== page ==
Objective To determine the impact on glomerular filtration rate (GFR) and tubular function of drugs prescribed to very preterm infants during the first week of life.
Design Prospective multicentre cohort study of infants aged 27–31 weeks gestation.
Methods GFR was measured on day 2, and then weekly for 1 month, with 12-h urine collection by a standardised kinetic Jaffe method. Infants were classified into two groups according to their GFR on day 7 (‘Low GFR’ and ‘High GFR’) with regard to the median reference GFR for their gestational age. Tubular function was also measured weekly for 1 month. Statistical analysis was performed using logistic regression and a repeated measure analysis.
Results Data from 269 infants were analysed, 183 in the ‘Low GFR’ group and 86 in the ‘High GFR’ group. Perinatal factors did not differ in both groups. Significantly more infants were treated with ibuprofen in the ‘Low GFR’ group than in the ‘High GFR’ group, respectively, n=55 (30.0%) versus n=15 (17.4%), whereas aminoglycosides, glycopeptides and all other drugs commonly prescribed during the first week of life did not show a nephrotoxic effect at usual therapeutic dosage.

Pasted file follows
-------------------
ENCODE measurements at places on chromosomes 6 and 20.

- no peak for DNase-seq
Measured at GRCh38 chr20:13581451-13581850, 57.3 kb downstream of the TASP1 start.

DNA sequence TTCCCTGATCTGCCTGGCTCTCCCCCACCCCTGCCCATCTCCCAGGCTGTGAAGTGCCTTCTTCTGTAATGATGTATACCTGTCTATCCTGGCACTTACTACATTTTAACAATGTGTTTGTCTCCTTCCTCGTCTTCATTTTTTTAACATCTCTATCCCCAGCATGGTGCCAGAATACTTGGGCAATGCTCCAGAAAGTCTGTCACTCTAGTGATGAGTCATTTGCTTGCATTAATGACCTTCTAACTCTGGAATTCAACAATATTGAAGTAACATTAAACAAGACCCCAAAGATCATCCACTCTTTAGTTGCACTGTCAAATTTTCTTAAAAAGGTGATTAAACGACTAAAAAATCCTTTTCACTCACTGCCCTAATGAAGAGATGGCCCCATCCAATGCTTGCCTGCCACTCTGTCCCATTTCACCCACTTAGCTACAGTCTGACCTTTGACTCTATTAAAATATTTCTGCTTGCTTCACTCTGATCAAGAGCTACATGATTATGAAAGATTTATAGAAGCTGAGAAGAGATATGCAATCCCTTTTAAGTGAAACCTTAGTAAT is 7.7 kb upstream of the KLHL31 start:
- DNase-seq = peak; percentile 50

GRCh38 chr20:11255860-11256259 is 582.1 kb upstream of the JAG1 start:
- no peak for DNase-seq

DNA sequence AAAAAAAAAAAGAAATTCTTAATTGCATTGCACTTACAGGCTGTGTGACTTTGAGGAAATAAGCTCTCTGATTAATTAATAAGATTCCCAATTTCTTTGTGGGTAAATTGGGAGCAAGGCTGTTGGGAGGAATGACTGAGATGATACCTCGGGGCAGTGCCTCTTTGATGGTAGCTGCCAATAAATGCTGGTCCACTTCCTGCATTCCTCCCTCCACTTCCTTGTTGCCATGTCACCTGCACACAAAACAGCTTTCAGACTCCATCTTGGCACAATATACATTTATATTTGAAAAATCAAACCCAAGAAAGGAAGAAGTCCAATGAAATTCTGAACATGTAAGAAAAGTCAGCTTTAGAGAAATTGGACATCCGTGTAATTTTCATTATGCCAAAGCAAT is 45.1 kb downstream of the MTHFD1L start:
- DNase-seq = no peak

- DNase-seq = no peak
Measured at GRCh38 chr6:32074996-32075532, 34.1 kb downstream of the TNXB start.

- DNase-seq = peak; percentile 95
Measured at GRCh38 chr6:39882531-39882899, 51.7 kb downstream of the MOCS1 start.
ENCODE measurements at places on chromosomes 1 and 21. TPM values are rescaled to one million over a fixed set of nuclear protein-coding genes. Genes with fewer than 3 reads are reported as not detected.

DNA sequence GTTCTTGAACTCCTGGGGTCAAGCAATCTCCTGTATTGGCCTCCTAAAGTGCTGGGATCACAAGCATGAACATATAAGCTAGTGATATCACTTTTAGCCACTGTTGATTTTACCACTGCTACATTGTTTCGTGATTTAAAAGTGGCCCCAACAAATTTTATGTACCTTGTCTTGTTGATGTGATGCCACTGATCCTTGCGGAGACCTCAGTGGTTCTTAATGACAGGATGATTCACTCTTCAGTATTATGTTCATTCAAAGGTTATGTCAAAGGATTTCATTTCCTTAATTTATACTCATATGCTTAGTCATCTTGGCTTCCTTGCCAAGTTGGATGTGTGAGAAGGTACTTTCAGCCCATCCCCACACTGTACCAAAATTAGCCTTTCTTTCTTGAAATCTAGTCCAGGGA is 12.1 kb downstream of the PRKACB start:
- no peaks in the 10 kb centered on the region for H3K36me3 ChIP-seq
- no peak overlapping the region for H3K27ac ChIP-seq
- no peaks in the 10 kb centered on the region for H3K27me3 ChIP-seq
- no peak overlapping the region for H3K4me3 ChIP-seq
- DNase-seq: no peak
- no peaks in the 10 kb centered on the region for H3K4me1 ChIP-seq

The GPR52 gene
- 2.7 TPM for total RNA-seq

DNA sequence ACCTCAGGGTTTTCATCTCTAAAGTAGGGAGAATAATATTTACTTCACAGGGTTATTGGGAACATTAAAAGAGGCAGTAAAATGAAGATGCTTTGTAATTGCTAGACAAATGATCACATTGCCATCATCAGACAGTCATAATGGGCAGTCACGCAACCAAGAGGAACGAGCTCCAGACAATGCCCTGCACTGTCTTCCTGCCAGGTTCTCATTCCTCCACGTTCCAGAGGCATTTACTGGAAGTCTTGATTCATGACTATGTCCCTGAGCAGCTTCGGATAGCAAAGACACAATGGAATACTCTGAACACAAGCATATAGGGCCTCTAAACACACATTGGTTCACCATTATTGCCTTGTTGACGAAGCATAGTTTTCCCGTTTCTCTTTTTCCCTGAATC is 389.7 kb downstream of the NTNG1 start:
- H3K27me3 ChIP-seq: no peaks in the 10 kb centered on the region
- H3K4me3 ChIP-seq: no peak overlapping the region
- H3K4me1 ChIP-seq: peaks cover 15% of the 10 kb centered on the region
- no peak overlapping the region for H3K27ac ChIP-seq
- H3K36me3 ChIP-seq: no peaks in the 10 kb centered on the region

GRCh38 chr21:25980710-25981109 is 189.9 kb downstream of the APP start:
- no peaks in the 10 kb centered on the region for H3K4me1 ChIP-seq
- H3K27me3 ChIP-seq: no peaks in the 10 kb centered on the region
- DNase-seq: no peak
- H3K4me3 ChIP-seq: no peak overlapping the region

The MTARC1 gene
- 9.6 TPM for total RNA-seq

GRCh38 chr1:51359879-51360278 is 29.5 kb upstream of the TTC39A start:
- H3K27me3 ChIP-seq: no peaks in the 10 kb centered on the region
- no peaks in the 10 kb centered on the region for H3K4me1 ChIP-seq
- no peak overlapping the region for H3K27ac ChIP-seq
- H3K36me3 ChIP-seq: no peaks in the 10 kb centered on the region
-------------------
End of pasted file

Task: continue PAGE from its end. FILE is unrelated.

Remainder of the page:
Conclusions Among all drugs described as nephrotoxic in very preterm infants, ibuprofen alone proved to be nephrotoxic in this study for a 1-month span follow-up. If GFR is lower than the median reference value on day 7 after ibuprofen infusion, physicians should keep in mind that glomerular clearance of drugs may stay decreased for the first month of life.
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Funding This study was funded by the French National Hospital Clinical Research Program (PHRC 17–6, 2004).
Competing interests None.
Ethics approval This study was conducted with the approval of the Comité de Protection des Personnes de Lorraine.
Provenance and peer review Not commissioned; externally peer reviewed.